There Can Only be One!
Life Siphon plays relatively quickly in easy to understand rounds with each player summoning, moving, attacking or playing spells until only one cused player remains alive. The game is easy to teach and even light gamers can pick it up quickly. The beauty in Life Siphon is that it’s simple to understand and much more challenging to master. On any given turn there are several things that would be beneficial to do but you must always be weighing the cost on your life as you try to figure out when to attack or defend, when to draw spells or how many familiars to keep in the river to keep your health up. The subtle intricacies of Life Siphon are what make it so fun and a welcome addition to any collection.
I have said all of this and have not even touched yet on one of my favorite things about this game, which is its table presence. This game is, by far, one of the prettiest prototypes I have ever seen and I can only believe the final version is going to be even better. I was fortunate to play with the metal pieces and they really bring the board to life and make the game sparkle. Literally. Simple things like how the box is packaged and the Dark Souls-eqsue “You are Cursed” in the inside of the box all add to to the beautiful theme and lore the designers have created with this ongoing series of games.
In terms of drawbacks to this game I do not have a lot to comment on. I personally love how you can only attack one player. This keeps the game more fair and prevents “gang up” mentality, but I could see how that could be frustrating to some if one player is just insanely far ahead. While I only played a few games I do see where if you played with the same group frequently you may find the replayability to be diminished by finding “favored” tactics or play styles but that is a marginal complaint and with all the Kickstarter goodies coming along I believe this concern is even less important.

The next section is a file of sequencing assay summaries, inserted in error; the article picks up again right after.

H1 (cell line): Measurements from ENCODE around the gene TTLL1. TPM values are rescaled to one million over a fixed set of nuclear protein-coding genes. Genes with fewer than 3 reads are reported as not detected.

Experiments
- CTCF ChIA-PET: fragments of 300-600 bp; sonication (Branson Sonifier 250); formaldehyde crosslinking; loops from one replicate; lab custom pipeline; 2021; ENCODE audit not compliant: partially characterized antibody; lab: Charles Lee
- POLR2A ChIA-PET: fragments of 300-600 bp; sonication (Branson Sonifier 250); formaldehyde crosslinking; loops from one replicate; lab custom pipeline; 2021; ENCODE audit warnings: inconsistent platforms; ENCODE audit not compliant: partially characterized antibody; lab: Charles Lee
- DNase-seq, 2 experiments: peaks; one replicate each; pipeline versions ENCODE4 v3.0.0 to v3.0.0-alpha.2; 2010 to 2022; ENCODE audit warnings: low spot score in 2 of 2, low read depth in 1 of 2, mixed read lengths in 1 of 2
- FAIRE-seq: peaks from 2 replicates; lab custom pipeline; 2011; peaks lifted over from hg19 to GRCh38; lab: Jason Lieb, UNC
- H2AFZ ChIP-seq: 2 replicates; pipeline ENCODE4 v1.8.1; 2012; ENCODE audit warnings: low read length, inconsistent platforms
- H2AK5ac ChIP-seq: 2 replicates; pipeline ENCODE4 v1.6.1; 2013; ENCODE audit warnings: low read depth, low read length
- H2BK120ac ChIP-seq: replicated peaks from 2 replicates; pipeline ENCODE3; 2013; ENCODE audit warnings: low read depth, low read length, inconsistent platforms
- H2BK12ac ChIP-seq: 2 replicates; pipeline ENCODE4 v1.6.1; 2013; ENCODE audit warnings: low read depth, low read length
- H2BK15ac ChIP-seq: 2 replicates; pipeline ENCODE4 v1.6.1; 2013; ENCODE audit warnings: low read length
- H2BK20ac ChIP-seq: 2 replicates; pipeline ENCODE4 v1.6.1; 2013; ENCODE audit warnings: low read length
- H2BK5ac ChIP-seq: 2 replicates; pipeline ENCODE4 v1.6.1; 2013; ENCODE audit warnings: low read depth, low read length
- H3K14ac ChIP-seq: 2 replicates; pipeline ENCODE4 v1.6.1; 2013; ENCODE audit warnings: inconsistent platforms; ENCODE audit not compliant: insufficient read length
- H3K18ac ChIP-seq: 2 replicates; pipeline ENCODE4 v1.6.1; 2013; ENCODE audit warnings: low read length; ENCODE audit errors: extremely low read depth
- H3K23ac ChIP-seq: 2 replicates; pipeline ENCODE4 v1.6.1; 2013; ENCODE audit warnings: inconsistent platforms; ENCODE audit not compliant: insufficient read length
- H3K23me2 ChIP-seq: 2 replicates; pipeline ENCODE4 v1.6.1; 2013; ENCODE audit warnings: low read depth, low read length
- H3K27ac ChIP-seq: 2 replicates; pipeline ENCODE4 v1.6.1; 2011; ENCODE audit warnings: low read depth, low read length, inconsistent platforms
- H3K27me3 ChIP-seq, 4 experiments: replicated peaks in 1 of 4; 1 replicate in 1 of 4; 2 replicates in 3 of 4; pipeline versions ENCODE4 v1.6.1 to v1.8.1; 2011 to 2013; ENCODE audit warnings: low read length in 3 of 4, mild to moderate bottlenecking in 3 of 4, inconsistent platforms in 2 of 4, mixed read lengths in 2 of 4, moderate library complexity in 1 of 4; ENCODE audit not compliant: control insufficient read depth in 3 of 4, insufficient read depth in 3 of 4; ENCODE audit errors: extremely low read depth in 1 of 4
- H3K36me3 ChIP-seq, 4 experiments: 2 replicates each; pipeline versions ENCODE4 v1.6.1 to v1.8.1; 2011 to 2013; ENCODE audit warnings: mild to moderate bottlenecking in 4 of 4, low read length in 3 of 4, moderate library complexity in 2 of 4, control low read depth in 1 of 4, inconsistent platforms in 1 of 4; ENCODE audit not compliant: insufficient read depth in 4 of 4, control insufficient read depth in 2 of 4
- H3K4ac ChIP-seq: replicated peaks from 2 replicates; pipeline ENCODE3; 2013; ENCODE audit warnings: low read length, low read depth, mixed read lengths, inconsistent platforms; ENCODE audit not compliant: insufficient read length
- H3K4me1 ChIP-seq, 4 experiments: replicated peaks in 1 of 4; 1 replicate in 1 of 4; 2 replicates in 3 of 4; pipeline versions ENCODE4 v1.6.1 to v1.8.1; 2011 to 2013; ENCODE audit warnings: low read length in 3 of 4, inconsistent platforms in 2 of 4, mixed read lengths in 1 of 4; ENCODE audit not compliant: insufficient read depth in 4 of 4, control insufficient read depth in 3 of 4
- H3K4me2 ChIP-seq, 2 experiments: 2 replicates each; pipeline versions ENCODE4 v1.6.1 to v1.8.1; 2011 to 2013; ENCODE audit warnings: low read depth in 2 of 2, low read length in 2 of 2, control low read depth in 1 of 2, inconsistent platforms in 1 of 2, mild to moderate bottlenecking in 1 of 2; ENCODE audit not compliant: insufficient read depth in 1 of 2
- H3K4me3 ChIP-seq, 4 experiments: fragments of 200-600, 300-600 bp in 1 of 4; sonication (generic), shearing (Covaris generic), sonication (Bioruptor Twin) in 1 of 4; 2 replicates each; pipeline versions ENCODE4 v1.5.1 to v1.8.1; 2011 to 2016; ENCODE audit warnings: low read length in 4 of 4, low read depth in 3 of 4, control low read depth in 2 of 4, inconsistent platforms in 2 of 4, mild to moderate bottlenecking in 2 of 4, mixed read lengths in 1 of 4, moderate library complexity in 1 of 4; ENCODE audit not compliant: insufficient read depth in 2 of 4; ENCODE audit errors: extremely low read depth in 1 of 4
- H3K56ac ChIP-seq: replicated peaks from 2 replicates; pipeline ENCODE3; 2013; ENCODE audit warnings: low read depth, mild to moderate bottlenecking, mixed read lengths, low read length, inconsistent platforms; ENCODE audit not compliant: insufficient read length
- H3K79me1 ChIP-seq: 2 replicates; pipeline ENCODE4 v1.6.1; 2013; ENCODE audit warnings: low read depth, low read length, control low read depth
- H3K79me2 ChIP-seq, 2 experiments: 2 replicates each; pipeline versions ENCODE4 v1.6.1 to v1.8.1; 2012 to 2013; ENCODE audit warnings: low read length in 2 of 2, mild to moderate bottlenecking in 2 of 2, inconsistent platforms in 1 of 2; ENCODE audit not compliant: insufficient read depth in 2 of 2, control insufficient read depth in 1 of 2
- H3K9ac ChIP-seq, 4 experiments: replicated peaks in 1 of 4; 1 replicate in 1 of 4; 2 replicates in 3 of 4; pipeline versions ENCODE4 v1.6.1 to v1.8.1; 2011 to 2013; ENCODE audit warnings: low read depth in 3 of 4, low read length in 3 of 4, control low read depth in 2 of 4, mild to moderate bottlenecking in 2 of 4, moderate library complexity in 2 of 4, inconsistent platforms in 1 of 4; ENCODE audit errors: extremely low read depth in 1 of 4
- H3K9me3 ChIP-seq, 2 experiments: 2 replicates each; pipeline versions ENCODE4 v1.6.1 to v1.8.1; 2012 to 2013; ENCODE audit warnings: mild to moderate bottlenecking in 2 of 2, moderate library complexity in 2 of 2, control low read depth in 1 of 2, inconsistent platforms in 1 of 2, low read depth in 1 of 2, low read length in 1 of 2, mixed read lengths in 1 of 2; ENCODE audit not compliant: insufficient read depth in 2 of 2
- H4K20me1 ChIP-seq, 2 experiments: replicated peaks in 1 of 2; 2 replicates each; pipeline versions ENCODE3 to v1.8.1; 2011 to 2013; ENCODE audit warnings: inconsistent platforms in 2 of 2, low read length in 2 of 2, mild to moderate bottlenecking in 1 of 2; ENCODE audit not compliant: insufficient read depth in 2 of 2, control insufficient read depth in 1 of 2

Life Siphon is a very fun and imaginative game of combat where your actions cost you the very asset you want to protect. This give and take as you seek victory is fun and offers a lot of tough choices that I find absolutely exhilarating in a game. You are forced to weigh each action and its life cost, as even if you beat the player to your left you, have to deal with the next guy. So rushing, while fun, can be disastrous. Every game felt close and came down to the wire which is a sign of deep playtesting and thoughtful balancing. If you are looking for a new and imaginative PVP game that has a touch of evil and a bit of tactics to it, Life Siphon is just the game for you!
Game: Life Siphon
Genre: Player Elimination, Battle Tactics
Pros: BEAUTIFUL, Offers Tough Choices, Doesn’t Allow Player/Leader Focusing
Cons: Doesn’t Allow Payer/Leader Focusing, Potentially Limited Replayability
Rating: 7/10 This a great game that fills unique niche in a game collection
Disclosure: Meeple Mountain received a free copy of this product in exchange for an honest, unbiased review. This review is not intended to be an endorsement.